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SEPA to trial fresh approach to irrigation abstraction management

The Scottish Environment Protection Agency (SEPA) will explore a fresh approach to irrigation abstraction management in Angus next year. The scheme follows a previous successful trial in the Whiteadder catchment in the Borders in 2010.

Drier years like 2013 have meant more need to irrigate cropsDrier years like 2013 have meant more need to irrigate crops

The new trial is proposed in the New Year with the Lemno Burn in Angus, and aims to ensure the environment is protected while securing the water supply for all users. The approach to be taken by SEPA, which has been discussed with NFUS, the Scottish Tenant Farmers Association and the Scottish Land and Estates, will consider the total volume of water available in a catchment rather than looking at each abstraction individually.

Stuart McGowan, SEPA's unit manager for Angus and Dundee, said: "We need to make sure that there is enough water to go round, and that includes the needs of the environment. This year we had a very dry summer and it's become very apparent that some areas are still over abstracted resulting in extremely low flows.

"By looking at the whole catchment, we hope to increase flexibility for land managers to co-ordinate the use of water with other members of the group. This may mean that higher volumes could be available to the individual if other members of the group aren't growing water dependent crops that year, or by scheduling an irrigation rota amongst themselves. The first step in this process is to get all the licence holders in the catchment around the table early in the New Year"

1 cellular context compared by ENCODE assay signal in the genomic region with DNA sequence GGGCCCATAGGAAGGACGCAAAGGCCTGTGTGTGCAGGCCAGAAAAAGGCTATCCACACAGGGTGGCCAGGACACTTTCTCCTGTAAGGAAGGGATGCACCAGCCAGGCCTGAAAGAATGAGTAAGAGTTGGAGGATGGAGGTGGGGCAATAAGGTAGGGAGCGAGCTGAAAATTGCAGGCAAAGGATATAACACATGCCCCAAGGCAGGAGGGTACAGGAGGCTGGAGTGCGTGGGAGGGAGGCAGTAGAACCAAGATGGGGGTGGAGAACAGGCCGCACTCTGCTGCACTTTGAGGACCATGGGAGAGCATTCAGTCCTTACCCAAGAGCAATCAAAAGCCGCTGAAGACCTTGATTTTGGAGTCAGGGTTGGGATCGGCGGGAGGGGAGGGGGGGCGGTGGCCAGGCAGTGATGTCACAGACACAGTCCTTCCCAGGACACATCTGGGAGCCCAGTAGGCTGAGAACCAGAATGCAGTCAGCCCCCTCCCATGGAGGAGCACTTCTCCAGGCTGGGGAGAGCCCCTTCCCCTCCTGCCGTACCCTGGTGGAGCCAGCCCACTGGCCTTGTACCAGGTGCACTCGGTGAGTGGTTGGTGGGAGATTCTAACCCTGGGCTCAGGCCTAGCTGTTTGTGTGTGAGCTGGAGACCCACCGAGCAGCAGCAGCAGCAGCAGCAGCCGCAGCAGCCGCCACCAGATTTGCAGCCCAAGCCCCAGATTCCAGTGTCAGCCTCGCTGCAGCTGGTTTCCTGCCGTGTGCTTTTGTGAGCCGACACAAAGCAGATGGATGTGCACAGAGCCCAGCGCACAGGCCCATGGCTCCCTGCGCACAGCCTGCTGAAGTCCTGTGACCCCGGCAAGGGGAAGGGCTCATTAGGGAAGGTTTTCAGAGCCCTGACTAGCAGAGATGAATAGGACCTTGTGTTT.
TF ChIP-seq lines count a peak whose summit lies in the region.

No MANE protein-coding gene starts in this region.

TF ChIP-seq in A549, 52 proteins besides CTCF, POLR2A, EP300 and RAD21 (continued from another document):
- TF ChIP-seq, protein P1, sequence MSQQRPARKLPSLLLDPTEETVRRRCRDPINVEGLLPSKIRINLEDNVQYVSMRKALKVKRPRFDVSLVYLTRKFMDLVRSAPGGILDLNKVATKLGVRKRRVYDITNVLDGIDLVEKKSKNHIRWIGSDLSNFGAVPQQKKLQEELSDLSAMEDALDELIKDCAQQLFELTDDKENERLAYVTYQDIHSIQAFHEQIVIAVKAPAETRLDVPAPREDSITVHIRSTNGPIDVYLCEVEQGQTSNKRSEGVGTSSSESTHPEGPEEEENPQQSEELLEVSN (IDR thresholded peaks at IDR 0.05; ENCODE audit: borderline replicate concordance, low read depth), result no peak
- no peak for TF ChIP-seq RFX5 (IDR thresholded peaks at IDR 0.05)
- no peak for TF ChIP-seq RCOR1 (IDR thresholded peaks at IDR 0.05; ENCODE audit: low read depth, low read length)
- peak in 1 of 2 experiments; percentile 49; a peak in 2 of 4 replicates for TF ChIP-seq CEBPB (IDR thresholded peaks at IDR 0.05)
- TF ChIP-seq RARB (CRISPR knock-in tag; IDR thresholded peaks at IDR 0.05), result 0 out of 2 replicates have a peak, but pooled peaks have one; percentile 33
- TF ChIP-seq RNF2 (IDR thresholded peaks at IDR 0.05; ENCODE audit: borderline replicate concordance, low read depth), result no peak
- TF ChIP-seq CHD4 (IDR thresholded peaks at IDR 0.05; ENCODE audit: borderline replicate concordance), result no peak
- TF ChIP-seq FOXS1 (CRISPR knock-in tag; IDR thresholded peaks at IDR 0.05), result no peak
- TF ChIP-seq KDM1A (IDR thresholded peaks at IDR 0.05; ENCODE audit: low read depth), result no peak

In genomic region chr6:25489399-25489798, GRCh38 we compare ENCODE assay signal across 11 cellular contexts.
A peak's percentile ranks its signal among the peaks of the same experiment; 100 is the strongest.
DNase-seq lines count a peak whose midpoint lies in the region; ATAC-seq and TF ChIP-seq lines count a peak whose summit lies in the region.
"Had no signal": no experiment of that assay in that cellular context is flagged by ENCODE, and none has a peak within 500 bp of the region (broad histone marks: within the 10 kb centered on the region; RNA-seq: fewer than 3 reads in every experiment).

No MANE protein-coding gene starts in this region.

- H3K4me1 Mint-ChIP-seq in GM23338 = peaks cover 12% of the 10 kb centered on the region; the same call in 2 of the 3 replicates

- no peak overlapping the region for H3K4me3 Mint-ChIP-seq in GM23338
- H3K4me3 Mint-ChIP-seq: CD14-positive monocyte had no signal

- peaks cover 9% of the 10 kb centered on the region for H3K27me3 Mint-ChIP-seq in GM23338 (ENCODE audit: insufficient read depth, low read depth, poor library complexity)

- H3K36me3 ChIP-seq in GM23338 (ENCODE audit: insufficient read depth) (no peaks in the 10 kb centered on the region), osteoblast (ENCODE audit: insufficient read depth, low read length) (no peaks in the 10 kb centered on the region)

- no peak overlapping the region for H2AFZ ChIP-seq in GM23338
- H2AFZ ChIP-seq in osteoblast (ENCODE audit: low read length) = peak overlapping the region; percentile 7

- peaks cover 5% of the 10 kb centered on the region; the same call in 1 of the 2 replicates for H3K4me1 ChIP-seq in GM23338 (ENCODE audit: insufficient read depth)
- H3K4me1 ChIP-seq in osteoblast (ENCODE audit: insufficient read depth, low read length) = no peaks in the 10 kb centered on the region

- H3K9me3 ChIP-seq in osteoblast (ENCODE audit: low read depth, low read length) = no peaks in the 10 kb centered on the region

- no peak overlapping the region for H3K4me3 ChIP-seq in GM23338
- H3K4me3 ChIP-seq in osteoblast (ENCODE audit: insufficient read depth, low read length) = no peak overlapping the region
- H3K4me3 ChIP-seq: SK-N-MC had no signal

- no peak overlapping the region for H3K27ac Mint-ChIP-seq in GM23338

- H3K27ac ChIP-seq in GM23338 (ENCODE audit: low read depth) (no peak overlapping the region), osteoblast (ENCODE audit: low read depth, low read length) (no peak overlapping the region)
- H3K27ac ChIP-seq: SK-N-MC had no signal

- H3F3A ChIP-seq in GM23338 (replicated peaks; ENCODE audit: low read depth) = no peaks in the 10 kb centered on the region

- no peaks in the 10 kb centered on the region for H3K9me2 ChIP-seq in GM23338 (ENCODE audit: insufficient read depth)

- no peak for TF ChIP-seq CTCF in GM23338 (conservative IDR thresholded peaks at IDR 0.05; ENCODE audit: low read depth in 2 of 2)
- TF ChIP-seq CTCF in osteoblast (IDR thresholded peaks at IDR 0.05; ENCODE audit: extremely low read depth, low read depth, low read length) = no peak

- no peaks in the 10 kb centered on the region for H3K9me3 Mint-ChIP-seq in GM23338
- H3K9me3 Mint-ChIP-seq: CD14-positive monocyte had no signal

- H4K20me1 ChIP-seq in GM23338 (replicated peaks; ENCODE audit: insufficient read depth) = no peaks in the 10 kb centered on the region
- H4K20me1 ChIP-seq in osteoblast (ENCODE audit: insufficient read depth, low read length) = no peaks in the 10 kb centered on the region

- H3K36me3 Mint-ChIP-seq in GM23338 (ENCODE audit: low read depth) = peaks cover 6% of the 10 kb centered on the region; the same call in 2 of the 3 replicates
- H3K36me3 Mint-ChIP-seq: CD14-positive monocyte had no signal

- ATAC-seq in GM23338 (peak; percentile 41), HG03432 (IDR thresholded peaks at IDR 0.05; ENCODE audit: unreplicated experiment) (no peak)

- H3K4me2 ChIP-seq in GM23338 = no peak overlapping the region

SEPA has been issuing licences for abstractions since 2005 and has been involved in licence verification inspections since then. Over the past two years the agency has worked with land managers in catchments that have been identified at risk of impact from irrigation abstraction and taking a phased approach, seeking to improve water security for abstractors by discussing crop requirements, water efficiency, irrigation programming and use of storage ponds.

This work has resulted in licence requirements being changed to more accurately reflect actual water usage – ensuring the amount of water abstracted, and the degree to which the environment is impacted, isn't over-estimated.

Author: Maureen Gaines, Editor, WET News Find on Google+
Topic: Water resources
Tags: Scotland , abstraction , storage , Water supply , agriculture

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